• Metro Forecast Report Washington, DC Office Sector August 2012The District: Office Market Forecast Actual Forecast 2008 2009 2010 2011 2012 2013 2014VacancyCBD 8.8% 12.2% 12.7% 12.5% 12.8% 12.7% 12.5%EE 7.5% 9.3% 9.2% 9.4% 10.3% 10.8% 9.7%Capitol Hill 1.4% 10.4% 8.4% 5.0% 5.3% 6.4% 5.7%NoMA 10.6% 13.1% 14.4% 10.6% 10.5% 13.3% 11.1%Southwest 6.2% 18.5% 7.4% 6.9% 6.7% 6.0% 6.3%Capitol Riverfront/SE 6.6% 13.3% 8.1% 17.2% 18.5% 15.4% 15.1%Uptown 5.7% 7.1% 10.2% 9.3% 11.2% 12.1% 11.8%West End/Georgetown 11.7% 12.8% 9.5% 11.3% 10.2% 9.9% 9.6%District 7.8% 11.7% 10.4% 10.4% 11.0% 11.3% 10.6%Net AbsorptionCBD (205,000) (171,000) 125,000 456,000 124,000 155,000 227,000EE 527,000 (466,000) 312,000 (181,000) (278,000) 253,000 429,000Capitol Hill (7,000) (137,000) 238,000 169,000 184,000 47,000 128,000NoMA 209,000 512,000 1,101,000 403,000 13,000 275,000 398,000Southwest 317,000 318,000 1,953,000 14,000 (2,000) 104,000 196,000Capitol Riverfront/SE 86,000 224,000 183,000 40,000 (24,000) 119,000 220,000Uptown (57,000) (139,000) (240,000) (11,000) (18,000) 25,000 20,000West End/Georgetown (66,000) (26,000) 195,000 (91,000) 2,000 15,000 20,000District 804,000 115,000 3,867,000 799,000 1,000 993,000 1,638,000Asking Rents ($)CBD $48 $48 $49 $49 $50 $51 $53EE $50 $50 $52 $53 $52 $53 $55Capitol Hill $45 $47 $53 $56 $54 $55 $57NoMA $46 $45 $48 $47 $45 $45 $46Southwest $49 $49 $51 $51 $49 $50 $52Capitol Riverfront/SE $45 $44 $46 $47 $47 $48 $49Uptown $37 $37 $36 $37 $38 $38 $39West End/Georgetown $44 $42 $42 $43 $44 $45 $46District $48 $48 $49 $50 $50 $51 $53 2
    • Metro Forecast Report Washington, DC Office Sector August 2012Northern Virginia: Office Market Forecast Actual Forecast 2008 2009 2010 2011 2012 2013 2014VacancyAlexandria 7.3% 12.4% 12.3% 13.2% 18.0% 17.2% 20.1%Arlington 1.4% 10.4% 8.4% 10.6% 19.3% 23.0% 23.0%Tysons Corner 12.3% 16.3% 16.6% 16.6% 16.7% 16.0% 18.1%Reston/Herndon 16.1% 16.9% 16.0% 14.9% 14.9% 13.9% 13.3%50/66 14.3% 17.1% 15.5% 14.5% 13.9% 13.2% 12.4%Route 28 S 18.3% 19.5% 17.4% 15.5% 14.9% 15.0% 14.7%Springfield/Newington* 6.1% 8.6% 7.9% 14.0% 13.0% 13.0% 10.2%Loudoun 16.7% 19.1% 17.0% 17.1% 18.2% 16.8% 16.2%Northern Virginia 12.9% 14.8% 14.0% 14.2% 16.6% 16.8% 17.3%Net AbsorptionAlexandria 242,000 (276,000) 140,000 (140,000) (212,000) 149,000 (509,000)Arlington (7,000) (137,000) 238,000 (617,000) (1,243,000) (610,000) 136,000Tysons Corner (120,000) (843,000) (89,000) 48,000 (1,000) 188,000 283,000Reston/Herndon 267,000 (94,000) 255,000 51,000 52,000 302,000 362,00050/66 (801,000) (611,000) 310,000 116,000 123,000 129,000 160,000Route 28 S 383,000 (378,000) 260,000 515,000 188,000 198,000 246,000Springfield/Newington* 132,000 64,000 26,000 (78,000) 180,000 98,000 141,000Loudoun 90,000 73,000 362,000 (131,000) (25,000) 161,000 262,000Northern Virginia 186,000 (2,202,000) 1,502,000 (236,000) (938,000) 615,000 1,081,000Asking Rents ($)Alexandria $33 $33 $33 $32 $32 $32 $31Arlington $34 $37 $39 $40 $41 $41 $41Tysons Corner $31 $29 $29 $30 $30 $30 $31Reston/Herndon $31 $29 $27 $27 $28 $28 $2950/66 $29 $28 $29 $28 $27 $28 $29Route 28 S $28 $26 $26 $26 $26 $26 $27Springfield/Newington $26 $25 $27 $29 $29 $29 $31Loudoun $25 $25 $24 $24 $24 $24 $25Northern Virginia $31 $30 $30 $30 $30 $31 $32* Source: CoStar 2008-2011 3
    • Metro Forecast Report Washington, DC Office Sector August 2012Suburban Maryland: Office Market Forecast Actual Forecast 2008 2009 2010 2011 2012 2013 2014VacancyBethesda/Chevy Chase 6.7% 10.5% 9.9% 9.5% 10.7% 9.6% 9.7%North Bethesda 12.5% 14.8% 13.7% 14.1% 13.8% 17.4% 21.5%Rockville 11.3% 16.0% 14.5% 14.2% 13.9% 14.1% 14.0%North Rockville 13.5% 16.0% 17.1% 14.7% 13.9% 13.0% 11.7%Gaithersburg/Germantown 17.9% 17.7% 14.2% 15.3% 15.1% 16.0% 14.6%Silver Spring 9.3% 11.5% 12.7% 12.0% 11.9% 11.6% 10.7%Prince Georges County 17.8% 18.8% 19.6% 21.0% 22.3% 22.2% 21.9%Suburban Maryland 12.9% 15.4% 15.2% 15.1% 15.4% 15.6% 15.6%Net AbsorptionBethesda/Chevy Chase (17,000) (162,000) 32,000 60,000 79,000 131,000 184,000North Bethesda (131,000) (238,000) 87,000 92,000 393,000 (360,000) (402,000)Rockville (7,000) (137,000) 238,000 (74,000) (5,000) 156,000 396,000North Rockville 22,000 110,000 (191,000) 442,000 92,000 590,000 144,000Gaithersburg/Germantown (164,000) 29,000 209,000 105,000 12,000 76,000 97,000Silver Spring (165,000) (36,000) (25,000) 62,000 27,000 20,000 72,000Prince Georges County (494,000) (359,000) (133,000) (135,000) (19,000) 25,000 45,000Suburban Maryland (956,000) (793,000) 217,000 552,000 579,000 638,000 536,000Asking Rents ($)Bethesda/Chevy Chase $37 $36 $34 $35 $36 $38 $39North Bethesda $32 $32 $30 $30 $30 $30 $30Rockville $33 $29 $30 $31 $30 $31 $32North Rockville $28 $27 $28 $27 $26 $26 $27Gaithersburg/Germantown $24 $24 $24 $23 $23 $24 $24Silver Spring $28 $28 $27 $28 $27 $27 $28Prince Georges County $23 $22 $21 $21 $21 $21 $21Suburban Maryland $28 $27 $26 $27 $27 $28 $28 4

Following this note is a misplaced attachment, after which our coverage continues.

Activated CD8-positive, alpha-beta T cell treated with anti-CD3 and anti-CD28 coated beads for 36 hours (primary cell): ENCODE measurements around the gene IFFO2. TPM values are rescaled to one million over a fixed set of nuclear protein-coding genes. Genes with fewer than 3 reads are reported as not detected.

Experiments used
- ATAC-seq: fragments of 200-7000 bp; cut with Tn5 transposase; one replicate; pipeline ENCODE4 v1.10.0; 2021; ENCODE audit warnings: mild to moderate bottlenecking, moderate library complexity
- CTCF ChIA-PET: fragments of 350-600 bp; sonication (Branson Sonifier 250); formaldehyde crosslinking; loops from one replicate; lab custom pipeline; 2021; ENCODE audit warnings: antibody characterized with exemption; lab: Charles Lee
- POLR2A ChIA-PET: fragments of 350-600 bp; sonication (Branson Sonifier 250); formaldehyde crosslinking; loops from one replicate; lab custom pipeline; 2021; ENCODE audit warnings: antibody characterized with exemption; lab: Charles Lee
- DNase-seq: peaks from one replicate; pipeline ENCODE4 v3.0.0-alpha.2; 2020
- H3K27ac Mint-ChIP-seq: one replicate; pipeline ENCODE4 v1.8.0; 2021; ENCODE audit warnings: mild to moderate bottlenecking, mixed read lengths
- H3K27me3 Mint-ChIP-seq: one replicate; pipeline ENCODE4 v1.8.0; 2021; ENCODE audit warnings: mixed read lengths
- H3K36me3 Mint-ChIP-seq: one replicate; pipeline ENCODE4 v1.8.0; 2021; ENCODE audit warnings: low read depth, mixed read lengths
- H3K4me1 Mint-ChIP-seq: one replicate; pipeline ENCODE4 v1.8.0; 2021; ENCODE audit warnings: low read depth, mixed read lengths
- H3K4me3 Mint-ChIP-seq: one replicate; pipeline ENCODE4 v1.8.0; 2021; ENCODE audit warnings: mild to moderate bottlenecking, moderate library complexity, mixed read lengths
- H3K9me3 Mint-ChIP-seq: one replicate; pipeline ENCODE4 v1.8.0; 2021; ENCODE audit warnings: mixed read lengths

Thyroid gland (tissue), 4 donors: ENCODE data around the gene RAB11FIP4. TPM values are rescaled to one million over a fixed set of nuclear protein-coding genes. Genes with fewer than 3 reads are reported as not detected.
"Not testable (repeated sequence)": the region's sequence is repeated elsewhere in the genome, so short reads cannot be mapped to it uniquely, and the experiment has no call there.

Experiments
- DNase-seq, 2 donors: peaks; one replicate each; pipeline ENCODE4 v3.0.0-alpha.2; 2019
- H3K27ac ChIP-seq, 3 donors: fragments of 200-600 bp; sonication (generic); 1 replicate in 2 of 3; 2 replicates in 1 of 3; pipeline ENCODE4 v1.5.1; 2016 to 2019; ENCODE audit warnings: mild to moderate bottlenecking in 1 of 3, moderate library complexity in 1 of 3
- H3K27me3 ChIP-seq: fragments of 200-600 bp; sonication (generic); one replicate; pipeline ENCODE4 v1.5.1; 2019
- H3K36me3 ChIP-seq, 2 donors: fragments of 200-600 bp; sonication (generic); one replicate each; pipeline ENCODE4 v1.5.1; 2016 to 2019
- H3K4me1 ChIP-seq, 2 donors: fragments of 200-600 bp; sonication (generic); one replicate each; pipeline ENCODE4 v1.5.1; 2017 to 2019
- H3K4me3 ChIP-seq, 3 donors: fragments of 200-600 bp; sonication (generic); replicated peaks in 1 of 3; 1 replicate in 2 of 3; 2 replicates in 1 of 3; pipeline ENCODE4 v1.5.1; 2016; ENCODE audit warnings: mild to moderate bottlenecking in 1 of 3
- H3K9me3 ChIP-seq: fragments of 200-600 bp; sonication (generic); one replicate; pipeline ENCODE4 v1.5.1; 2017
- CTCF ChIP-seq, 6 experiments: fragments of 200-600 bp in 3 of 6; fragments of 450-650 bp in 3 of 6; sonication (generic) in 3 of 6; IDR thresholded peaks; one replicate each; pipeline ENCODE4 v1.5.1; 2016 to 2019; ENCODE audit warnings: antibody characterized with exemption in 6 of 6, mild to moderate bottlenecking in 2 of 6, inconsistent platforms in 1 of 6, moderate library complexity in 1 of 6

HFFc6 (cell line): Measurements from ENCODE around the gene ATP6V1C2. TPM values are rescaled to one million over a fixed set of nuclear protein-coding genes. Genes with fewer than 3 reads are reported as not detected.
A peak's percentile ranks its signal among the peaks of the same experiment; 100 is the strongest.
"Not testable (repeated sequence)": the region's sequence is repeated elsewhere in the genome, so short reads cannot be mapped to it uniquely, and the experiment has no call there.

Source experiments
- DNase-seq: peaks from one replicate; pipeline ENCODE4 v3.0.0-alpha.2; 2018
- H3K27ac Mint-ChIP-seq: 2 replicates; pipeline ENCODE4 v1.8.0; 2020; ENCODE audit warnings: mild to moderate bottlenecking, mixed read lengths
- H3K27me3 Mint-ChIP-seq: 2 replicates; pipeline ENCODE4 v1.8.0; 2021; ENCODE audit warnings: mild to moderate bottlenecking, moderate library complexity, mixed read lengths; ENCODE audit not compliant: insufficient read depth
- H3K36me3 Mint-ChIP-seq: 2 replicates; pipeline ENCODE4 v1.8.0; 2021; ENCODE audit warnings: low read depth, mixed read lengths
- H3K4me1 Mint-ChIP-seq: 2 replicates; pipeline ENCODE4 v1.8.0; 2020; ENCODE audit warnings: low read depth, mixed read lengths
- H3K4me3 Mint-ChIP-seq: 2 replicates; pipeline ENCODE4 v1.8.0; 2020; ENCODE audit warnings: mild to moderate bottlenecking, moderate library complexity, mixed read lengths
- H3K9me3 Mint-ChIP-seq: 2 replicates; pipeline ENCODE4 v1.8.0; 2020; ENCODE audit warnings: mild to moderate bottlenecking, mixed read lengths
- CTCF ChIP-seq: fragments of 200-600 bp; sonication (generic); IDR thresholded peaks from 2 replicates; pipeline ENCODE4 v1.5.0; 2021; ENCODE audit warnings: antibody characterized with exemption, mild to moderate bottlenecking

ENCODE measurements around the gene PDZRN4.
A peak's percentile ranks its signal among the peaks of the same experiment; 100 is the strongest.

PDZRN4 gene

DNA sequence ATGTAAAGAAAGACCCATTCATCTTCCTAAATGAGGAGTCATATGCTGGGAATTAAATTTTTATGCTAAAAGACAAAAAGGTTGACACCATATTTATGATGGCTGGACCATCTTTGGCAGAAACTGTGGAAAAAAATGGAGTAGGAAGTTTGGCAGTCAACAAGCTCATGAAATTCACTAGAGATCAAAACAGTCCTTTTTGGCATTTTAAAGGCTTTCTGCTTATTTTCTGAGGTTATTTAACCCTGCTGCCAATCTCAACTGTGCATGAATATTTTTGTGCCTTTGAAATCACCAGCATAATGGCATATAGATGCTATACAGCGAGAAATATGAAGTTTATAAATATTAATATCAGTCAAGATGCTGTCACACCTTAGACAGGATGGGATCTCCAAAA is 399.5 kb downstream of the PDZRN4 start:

• Metro Forecast Report Washington, DC Office Sector August 2012 Disclaimer Vacancy Rate: The amount of unoccupied space The information contained in this report was (new, relet, and sublet) expressed as a percentageContact Information obtained from sources deemed reliable, but no warranty or representation is made to the of total inventory. (Total Unoccupied Space divided by Total Inventory.) accuracy thereof. The figures provided forResearchers’ Information: the current quarter are preliminary, and all Absorption: The net change in occupied space information contained in the report is subject between two points in time. (Total occupied space to correction of errors and revisions based on in the previous quarter minus total occupiedCassidy Turley additional data received. space in the present quarter, quoted on a net, not gross, basis.)Jeffrey Kottmeier MethodologyDirector of Research Market statistics are calculated from a base New Space Absorption: The net change in2101 L Street, NW building inventory made up of office properties occupied new space between two quarters.Suite 700 deemed to be competitive in the typical Relet/Sublet Absorption: The net change inWashington, DC 20037 Washington, DC office market. Generally, owner- occupied relet and sublet space between twoTel: 202-463-2100 occupied and federally-owned buildings are not quarters. included. Single-tenant buildings and privately-Washington, DC owned buildings in which the federal government Total Absorption: The net change in total leases space are included. Older buildings unfitUrmi Joshi occupied (new, relet, and sublet) space between for occupancy or ones that require substantialSenior Research Analyst two quarters. renovation before tenancy are generally not2101 L Street, NW included in the competitive inventory. VacantSuite 700 space is defined as space that is availableWashington, DC 20037 immediately or three months (90 days) after theTel: 202-463-2100  end of the quarter. Sublet space still occupied by the tenant is not counted as available space.Northern VirginiaColin Hartley Explanation of Terms Total Inventory: The total amount of office spaceMarket Analyst (in buildings greater than 10,000 square feet) that2101 L Street, NW can be rented by a third party.Suite 700Washington, DC 20037 New Space Available: First generation, never-Tel: 202-463-2100 occupied office space in newly constructed or substantially renovated buildings, being activelySuburban Maryland marketed by a landlord.Philip Brannigan Relet Space Available: Second-generation,Market Analyst unoccupied office space being actively marketed2101 L Street, NW by a landlord. (Space that is marketed but largelySuite 700 occupied is not counted as available space.)Washington, DC 20037Tel: 202-463-2100 Sublet Space Available: Second-generation, unoccupied space being actively marketed by a tenant. (Sublet space that is marketed but still occupied is not counted as available space.) Total Space Available: The sums of new, relet,*All metro forecasts generated by Cassidy Turley and sublet space that is unoccupied and beingNational Research actively marketed. 5